Senate Approval of Hate Crimes Bill a 'Landmark Achievement'
New York, NY, October 22, 2009 … The Anti-Defamation League (ADL) today hailed the Senate's passage of a national hate crimes bill as a "landmark achievement."
The House of Representatives approved the legislation on October 8, and President Obama has said he will sign the measure, which provides new authority for federal officials to more effectively address hate violence.
Glen S. Lewy, ADL National Chair, and Abraham H. Foxman, ADL National Director, issued the following statement:
The Senate's final approval of the Hate Crime Prevention Act is a landmark achievement in the decades-long effort to combat hate violence – and cause for celebration. This legislation is the most important, comprehensive and inclusive federal hate crime law enacted in the past 40 years. We look forward to President Obama signing it into law.
Hate crimes are a very real problem in our society. When victims are targeted for their race, religion, ethnicity, sexual orientation or other immutable characteristics, the attack also affects a broader community.
The United States Congress is sending a strong message that bias-motivated attacks are unacceptable and warrant serious, sustained efforts to address them.
The Matthew Shepard and James Byrd, Jr. Hate Crime Prevention Act (HCPA) passed the Senate as part of the FY 2010 Department of Defense Authorization Conference Report, by a vote of 68-29. The key vote was on a motion to end a possible filibuster by opponents of the hate crime provisions, which passed 64-35.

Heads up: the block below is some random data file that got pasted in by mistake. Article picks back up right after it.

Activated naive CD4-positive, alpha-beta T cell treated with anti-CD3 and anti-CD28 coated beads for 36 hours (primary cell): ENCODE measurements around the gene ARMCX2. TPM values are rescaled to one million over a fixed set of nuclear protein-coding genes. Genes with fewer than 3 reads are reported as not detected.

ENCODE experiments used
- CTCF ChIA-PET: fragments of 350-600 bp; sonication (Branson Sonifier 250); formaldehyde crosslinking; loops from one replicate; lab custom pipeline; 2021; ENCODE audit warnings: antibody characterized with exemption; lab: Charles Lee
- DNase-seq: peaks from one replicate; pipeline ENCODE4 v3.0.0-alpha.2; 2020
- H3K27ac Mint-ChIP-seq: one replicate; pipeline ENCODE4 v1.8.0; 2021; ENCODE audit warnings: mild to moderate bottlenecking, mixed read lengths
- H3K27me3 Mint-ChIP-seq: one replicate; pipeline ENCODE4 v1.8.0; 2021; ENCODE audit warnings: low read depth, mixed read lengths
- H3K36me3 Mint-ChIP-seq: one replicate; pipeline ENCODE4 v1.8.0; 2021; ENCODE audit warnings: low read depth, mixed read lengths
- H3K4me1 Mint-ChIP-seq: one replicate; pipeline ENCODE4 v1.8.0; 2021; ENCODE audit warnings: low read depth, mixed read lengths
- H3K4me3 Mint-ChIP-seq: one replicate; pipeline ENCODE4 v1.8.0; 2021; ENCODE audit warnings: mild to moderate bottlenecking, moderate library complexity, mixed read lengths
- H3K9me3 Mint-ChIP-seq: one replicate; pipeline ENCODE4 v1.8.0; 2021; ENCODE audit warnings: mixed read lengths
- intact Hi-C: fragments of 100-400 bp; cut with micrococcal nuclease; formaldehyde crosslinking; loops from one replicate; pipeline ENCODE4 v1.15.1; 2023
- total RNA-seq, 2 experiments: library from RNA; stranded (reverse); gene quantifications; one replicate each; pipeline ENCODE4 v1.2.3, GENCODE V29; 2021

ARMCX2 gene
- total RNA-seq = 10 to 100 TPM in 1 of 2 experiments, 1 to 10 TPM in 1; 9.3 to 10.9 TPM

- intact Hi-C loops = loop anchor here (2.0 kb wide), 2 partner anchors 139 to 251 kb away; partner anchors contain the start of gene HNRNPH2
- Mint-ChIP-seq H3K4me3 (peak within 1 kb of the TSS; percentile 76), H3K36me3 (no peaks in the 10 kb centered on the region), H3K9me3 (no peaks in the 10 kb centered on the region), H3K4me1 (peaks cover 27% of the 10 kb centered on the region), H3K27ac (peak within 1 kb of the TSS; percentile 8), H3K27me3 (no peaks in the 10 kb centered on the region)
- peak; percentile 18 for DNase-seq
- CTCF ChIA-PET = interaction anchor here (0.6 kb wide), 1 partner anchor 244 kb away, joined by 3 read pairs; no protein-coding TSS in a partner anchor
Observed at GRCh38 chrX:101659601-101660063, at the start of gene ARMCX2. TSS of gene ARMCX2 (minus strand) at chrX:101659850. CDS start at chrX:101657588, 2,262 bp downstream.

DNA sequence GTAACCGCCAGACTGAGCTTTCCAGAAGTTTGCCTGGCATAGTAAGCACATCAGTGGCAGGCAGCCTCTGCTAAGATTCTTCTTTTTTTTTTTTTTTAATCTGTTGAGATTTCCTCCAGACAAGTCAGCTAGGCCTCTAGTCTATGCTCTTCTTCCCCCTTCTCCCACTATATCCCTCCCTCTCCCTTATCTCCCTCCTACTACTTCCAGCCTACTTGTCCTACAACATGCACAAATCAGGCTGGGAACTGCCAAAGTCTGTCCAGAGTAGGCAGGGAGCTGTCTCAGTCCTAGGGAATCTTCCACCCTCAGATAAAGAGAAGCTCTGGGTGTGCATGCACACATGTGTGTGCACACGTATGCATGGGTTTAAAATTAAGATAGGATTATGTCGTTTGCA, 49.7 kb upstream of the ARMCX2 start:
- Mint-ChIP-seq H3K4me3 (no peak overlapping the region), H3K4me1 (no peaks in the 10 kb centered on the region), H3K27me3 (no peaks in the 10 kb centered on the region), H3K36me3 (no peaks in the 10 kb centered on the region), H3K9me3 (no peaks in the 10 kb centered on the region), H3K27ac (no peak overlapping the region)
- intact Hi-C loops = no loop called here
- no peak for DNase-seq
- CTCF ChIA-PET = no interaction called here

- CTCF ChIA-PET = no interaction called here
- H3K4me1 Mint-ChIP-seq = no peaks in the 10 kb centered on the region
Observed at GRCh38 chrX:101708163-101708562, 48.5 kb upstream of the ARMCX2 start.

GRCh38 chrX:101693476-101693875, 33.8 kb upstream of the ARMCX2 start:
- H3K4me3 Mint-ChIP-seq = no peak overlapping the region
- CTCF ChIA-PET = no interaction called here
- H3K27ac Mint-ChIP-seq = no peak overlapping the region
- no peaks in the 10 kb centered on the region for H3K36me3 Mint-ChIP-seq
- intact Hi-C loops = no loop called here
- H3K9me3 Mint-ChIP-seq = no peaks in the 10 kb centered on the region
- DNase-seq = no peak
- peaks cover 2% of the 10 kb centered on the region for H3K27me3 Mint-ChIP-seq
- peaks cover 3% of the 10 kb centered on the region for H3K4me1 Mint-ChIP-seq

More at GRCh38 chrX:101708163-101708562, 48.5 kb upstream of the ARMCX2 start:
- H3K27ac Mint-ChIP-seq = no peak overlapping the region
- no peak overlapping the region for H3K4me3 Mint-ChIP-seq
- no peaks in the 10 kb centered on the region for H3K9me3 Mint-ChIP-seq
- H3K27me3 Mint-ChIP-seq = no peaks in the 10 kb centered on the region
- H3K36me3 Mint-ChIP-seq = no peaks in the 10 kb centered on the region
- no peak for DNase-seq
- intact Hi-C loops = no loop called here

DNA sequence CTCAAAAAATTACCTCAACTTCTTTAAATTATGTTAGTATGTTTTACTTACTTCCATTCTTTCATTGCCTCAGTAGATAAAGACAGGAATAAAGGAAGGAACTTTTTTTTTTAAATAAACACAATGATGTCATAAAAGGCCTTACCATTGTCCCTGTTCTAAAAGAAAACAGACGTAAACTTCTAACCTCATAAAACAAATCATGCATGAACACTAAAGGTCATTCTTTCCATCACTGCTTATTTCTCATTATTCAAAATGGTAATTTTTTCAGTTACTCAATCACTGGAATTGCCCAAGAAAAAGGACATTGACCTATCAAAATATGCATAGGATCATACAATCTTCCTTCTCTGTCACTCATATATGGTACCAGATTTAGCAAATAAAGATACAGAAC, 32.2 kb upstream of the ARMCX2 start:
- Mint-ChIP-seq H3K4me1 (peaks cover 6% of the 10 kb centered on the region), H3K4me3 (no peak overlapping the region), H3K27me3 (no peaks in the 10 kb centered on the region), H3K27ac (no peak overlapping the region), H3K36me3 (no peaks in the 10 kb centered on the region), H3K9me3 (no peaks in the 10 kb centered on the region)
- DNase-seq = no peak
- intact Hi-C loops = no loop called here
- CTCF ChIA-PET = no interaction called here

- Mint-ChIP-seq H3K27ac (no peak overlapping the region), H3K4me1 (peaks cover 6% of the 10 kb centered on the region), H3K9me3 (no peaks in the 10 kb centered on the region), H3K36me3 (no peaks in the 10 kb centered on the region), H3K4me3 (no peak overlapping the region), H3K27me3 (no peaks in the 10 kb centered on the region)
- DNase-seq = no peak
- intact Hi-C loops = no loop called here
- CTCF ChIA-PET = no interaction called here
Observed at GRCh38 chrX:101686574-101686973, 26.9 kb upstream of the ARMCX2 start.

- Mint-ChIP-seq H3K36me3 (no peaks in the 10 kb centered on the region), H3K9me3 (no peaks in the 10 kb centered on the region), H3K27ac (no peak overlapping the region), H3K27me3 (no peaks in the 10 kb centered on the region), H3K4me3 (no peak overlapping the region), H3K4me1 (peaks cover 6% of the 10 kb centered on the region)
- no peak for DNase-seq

ADL expressed appreciation to Senate Majority Leader Harry Reid (D-NV) and Speaker of the House Nancy Pelosi (D-CA) and praised the persistence and determination of congressional champions of the hate crime legislation over the years – in the Senate: the late Sen. Edward Kennedy (D-MA), and Sens. Patrick Leahy (D-VT), Susan Collins (R-ME), Olympia Snowe (R-ME), and Carl Levin (D-MI), author of the Defense Department bill, and former Senator Gordon Smith. Leaders in the House of Representatives over the years who deserve recognition include: Judiciary Committee Chair Rep. John Conyers (D-MI), and Reps. Barney Frank (D-MA), Tammy Baldwin (D-WI), Mark Kirk (R-IL), and Jerry Nadler (D-NY).
The support of President Obama and Attorney General Eric Holder, Jr., provided the critical final piece to secure enactment of this essential legislation.
ADL has been privileged to lead a broad coalition of civil rights, religious, educational, professional, law enforcement, and civic organizations working in support of this legislation for more than a decade.
ADL has been a pioneer in advocating for hate crimes legislation since the League's first model hate crimes statute was drafted almost 30 years ago. Forty-five states and the District of Columbia have enacted laws based on or similar to the ADL model.
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The Anti-Defamation League, founded in 1913, is the world's leading organization fighting anti-Semitism through programs and services that counteract hatred, prejudice and bigotry.